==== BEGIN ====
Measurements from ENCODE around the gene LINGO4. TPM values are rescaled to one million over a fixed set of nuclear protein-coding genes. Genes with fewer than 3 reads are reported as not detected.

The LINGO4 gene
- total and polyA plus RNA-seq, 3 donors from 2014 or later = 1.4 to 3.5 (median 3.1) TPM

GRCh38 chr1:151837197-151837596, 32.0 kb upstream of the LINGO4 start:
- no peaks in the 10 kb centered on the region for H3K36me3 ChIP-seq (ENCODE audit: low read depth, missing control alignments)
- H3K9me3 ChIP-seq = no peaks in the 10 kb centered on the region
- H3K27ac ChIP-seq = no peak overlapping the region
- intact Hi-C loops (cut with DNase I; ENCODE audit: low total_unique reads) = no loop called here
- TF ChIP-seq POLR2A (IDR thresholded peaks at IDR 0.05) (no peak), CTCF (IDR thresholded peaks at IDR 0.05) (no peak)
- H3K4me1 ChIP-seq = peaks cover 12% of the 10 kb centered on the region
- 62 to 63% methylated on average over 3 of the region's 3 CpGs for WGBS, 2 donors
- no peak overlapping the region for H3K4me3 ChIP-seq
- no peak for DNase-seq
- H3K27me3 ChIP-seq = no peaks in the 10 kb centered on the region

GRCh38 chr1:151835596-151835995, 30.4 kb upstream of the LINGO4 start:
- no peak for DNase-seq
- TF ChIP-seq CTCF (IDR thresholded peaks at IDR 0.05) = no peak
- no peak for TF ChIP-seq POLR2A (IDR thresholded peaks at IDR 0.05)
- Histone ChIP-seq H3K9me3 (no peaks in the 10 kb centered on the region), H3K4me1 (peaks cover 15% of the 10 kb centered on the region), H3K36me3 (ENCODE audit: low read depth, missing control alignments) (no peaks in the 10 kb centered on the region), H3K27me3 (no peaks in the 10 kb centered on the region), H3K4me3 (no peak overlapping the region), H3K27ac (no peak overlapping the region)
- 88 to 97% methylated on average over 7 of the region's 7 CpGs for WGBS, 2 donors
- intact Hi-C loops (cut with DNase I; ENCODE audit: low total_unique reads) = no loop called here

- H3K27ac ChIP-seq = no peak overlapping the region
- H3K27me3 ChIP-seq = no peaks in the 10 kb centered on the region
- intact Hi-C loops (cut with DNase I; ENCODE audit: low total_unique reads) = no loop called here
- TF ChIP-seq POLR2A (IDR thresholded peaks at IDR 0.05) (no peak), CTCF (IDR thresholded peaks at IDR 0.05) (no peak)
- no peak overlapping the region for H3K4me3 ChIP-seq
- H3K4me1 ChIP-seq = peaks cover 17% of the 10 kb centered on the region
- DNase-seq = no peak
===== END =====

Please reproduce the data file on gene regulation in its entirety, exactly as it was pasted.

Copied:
Measurements from ENCODE around the gene LINGO4. TPM values are rescaled to one million over a fixed set of nuclear protein-coding genes. Genes with fewer than 3 reads are reported as not detected.

The LINGO4 gene
- total and polyA plus RNA-seq, 3 donors from 2014 or later = 1.4 to 3.5 (median 3.1) TPM

GRCh38 chr1:151837197-151837596, 32.0 kb upstream of the LINGO4 start:
- no peaks in the 10 kb centered on the region for H3K36me3 ChIP-seq (ENCODE audit: low read depth, missing control alignments)
- H3K9me3 ChIP-seq = no peaks in the 10 kb centered on the region
- H3K27ac ChIP-seq = no peak overlapping the region
- intact Hi-C loops (cut with DNase I; ENCODE audit: low total_unique reads) = no loop called here
- TF ChIP-seq POLR2A (IDR thresholded peaks at IDR 0.05) (no peak), CTCF (IDR thresholded peaks at IDR 0.05) (no peak)
- H3K4me1 ChIP-seq = peaks cover 12% of the 10 kb centered on the region
- 62 to 63% methylated on average over 3 of the region's 3 CpGs for WGBS, 2 donors
- no peak overlapping the region for H3K4me3 ChIP-seq
- no peak for DNase-seq
- H3K27me3 ChIP-seq = no peaks in the 10 kb centered on the region

GRCh38 chr1:151835596-151835995, 30.4 kb upstream of the LINGO4 start:
- no peak for DNase-seq
- TF ChIP-seq CTCF (IDR thresholded peaks at IDR 0.05) = no peak
- no peak for TF ChIP-seq POLR2A (IDR thresholded peaks at IDR 0.05)
- Histone ChIP-seq H3K9me3 (no peaks in the 10 kb centered on the region), H3K4me1 (peaks cover 15% of the 10 kb centered on the region), H3K36me3 (ENCODE audit: low read depth, missing control alignments) (no peaks in the 10 kb centered on the region), H3K27me3 (no peaks in the 10 kb centered on the region), H3K4me3 (no peak overlapping the region), H3K27ac (no peak overlapping the region)
- 88 to 97% methylated on average over 7 of the region's 7 CpGs for WGBS, 2 donors
- intact Hi-C loops (cut with DNase I; ENCODE audit: low total_unique reads) = no loop called here

- H3K27ac ChIP-seq = no peak overlapping the region
- H3K27me3 ChIP-seq = no peaks in the 10 kb centered on the region
- intact Hi-C loops (cut with DNase I; ENCODE audit: low total_unique reads) = no loop called here
- TF ChIP-seq POLR2A (IDR thresholded peaks at IDR 0.05) (no peak), CTCF (IDR thresholded peaks at IDR 0.05) (no peak)
- no peak overlapping the region for H3K4me3 ChIP-seq
- H3K4me1 ChIP-seq = peaks cover 17% of the 10 kb centered on the region
- DNase-seq = no peak